Even though our own faith journey towards God can easily be compromised by our fears, and we can find ourselves sinking or overwhelmed by the headwinds, it doesn’t take a mountain of faith to call out to Christ “Lord, save me.” But it does take humility. Yes, we are people of little faith. But we need only the faith the size of a mustard seed! (Matthew 17:20)
Now notice how Christ responds. He “immediately” stretched out His hand and physically caught the big fisherman. That takes both quick reflexes and physical strength. That's the strength and power of the carpenter’s strong arm that Jesus inherited from His foster father Joseph! I imagine our Lord, like a fireman to the rescue, carrying the heavy and exhausted Peter on His shoulders, back across the waters to the boat in the open seas as the waves turned to ripples under the Lord’s feet.There are dangers and sunken debris on the bottom of the sea, in our own depths. Storms will often bring them to the surface. There are hidden dangers below us, within us and around us - the cellar, the attic, a box under the bed, the storage unit, even in the dark corner of our garage or garden shed. That’s where we often place memories, old, good and bad - memories that we revisit every so often. Storms can bring them to the surface. Sometimes we bring them into the light. Sometimes it’s best to put them back in their place. Our lives are cluttered enough. There are some things we should store and bring out for a rainy day. There are some things that should rest in peace without being disturbed. The final word goes to the first line of the Sunday gospel. We are told that after feeding the crowds, Christ made his disciples get into the boat and go ahead of Him to the other side of the sea. Did He, through whom all creation was made, not know there was a storm approaching? Of course He did! From His place on the mountaintop, I imagine He could also see the storm brewing in the distance and sense the change in the wind. But He had told His disciples to sail to the other side. Coming from the mouth of God made flesh, what does that imply? It simply means, we will get to the other side safely, despite any storm. He is a man of His Word. The Word of the Lord. That’s good news to hear!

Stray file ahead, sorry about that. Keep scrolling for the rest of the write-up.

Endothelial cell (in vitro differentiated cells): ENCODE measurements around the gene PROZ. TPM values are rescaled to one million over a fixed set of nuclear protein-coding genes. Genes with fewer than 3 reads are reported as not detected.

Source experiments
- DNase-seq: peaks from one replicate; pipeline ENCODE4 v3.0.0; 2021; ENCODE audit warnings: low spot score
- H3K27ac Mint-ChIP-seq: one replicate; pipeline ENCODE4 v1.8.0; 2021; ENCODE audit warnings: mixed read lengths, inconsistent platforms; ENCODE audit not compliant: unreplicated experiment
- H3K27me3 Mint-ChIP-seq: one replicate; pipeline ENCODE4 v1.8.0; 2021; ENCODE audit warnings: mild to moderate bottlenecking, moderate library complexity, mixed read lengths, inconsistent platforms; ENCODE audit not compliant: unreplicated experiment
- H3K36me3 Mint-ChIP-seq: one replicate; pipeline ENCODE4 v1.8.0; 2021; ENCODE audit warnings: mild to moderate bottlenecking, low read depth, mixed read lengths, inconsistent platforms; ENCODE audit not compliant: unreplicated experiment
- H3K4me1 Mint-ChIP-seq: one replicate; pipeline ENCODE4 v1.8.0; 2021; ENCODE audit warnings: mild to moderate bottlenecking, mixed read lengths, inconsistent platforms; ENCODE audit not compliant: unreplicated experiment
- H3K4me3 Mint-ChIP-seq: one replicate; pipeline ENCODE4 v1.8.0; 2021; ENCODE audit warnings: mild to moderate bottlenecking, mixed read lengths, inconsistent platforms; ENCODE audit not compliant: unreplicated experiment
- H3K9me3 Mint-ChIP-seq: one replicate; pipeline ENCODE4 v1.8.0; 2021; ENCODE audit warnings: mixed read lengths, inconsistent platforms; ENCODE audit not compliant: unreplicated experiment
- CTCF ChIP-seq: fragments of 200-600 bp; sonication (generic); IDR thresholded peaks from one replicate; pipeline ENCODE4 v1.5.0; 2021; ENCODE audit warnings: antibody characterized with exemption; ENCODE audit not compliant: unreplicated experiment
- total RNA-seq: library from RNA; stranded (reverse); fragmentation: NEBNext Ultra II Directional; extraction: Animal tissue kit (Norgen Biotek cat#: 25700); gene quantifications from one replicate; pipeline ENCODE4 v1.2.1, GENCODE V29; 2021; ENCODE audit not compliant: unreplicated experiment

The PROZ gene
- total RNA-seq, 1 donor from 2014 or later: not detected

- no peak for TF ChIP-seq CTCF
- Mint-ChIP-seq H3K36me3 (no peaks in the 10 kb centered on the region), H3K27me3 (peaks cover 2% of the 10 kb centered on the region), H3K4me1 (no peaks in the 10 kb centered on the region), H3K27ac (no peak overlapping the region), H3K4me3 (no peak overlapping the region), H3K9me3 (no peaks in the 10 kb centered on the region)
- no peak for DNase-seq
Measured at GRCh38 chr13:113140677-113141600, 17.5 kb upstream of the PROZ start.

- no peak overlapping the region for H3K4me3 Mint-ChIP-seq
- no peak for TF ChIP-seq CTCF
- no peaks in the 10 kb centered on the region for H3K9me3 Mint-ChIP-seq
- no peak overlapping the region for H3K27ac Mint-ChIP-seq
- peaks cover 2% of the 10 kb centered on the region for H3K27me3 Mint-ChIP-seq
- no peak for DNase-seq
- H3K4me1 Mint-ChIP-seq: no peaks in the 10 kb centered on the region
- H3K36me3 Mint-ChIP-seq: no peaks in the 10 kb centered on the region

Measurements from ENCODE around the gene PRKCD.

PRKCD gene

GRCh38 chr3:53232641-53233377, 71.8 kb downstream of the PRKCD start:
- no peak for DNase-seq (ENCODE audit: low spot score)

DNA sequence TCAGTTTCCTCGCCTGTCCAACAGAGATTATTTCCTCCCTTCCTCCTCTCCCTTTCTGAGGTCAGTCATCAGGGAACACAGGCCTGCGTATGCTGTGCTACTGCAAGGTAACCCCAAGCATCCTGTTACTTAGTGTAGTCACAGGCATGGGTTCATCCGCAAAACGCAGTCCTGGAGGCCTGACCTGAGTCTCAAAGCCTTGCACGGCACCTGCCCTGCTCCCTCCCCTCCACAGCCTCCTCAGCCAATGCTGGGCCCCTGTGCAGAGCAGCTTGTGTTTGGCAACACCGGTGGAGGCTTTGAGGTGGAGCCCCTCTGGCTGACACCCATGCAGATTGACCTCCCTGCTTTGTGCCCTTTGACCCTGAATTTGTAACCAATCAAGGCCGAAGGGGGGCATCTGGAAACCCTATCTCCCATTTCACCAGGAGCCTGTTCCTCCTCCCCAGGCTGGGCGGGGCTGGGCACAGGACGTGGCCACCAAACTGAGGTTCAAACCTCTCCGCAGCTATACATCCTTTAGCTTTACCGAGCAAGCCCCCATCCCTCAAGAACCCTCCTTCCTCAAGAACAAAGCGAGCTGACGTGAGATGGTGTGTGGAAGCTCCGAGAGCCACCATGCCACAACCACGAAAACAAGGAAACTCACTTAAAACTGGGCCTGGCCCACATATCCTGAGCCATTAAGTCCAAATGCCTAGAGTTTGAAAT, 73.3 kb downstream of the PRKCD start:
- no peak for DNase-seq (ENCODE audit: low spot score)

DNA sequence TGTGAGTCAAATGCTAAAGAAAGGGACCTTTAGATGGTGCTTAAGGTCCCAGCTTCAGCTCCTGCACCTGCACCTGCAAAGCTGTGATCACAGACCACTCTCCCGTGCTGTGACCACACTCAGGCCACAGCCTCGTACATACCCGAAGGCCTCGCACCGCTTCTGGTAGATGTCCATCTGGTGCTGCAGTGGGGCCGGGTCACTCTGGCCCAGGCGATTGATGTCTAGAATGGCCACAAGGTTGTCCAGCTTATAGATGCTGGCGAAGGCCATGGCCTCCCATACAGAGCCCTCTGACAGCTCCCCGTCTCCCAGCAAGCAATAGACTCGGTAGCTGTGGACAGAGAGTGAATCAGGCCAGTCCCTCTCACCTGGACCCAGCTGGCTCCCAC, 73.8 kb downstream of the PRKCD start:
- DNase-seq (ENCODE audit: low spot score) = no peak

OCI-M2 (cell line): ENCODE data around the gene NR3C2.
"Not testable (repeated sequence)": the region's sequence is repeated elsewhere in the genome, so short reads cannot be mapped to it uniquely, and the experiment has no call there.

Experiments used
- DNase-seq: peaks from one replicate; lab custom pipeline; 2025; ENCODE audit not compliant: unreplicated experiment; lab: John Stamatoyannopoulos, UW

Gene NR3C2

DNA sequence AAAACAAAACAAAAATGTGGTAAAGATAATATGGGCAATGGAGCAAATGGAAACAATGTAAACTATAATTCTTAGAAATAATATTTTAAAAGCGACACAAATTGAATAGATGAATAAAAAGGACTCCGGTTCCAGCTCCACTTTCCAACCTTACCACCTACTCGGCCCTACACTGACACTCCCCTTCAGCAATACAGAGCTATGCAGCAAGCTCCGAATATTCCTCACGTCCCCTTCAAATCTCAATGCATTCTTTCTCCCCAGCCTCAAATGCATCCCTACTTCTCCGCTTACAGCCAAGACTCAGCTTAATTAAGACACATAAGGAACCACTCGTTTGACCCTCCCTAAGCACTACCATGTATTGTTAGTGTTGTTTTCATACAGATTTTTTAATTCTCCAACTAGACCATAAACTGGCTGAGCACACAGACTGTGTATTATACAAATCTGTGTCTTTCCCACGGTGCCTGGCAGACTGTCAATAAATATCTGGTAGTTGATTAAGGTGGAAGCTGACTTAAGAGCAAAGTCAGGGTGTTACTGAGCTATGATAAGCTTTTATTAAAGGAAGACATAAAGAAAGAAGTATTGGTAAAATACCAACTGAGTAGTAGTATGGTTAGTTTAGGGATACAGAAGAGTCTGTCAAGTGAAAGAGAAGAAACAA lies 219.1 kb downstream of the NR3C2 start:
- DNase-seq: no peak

Command me to come to you on the water.
After he had fed the people, Jesus made the disciples get into a boat and precede him to the other side, while he dismissed the crowds. After doing so, he went up on the mountain by himself to pray. When it was evening he was there alone. Meanwhile the boat, already a few miles offshore, was being tossed about by the waves, for the wind was against it. During the fourth watch of the night, he came toward them walking on the sea. When the disciples saw him walking on the sea they were terrified. “It is a ghost, ” they said, and they cried out in fear. At once Jesus spoke to them, “Take courage, it is I; do not be afraid.” Peter said to him in reply, “Lord, if it is you, command me to come to you on the water.” He said, “Come.” Peter got out of the boat and began to walk on the water toward Jesus. But when he saw how strong the wind was he became frightened; and, beginning to sink, he cried out, “Lord, save me!” Immediately Jesus stretched out his hand and caught Peter, and said to him, “O you of little faith, why did you doubt?” After they got into the boat, the wind died down. Those who were in the boat did him homage, saying, “Truly, you are the Son of God.”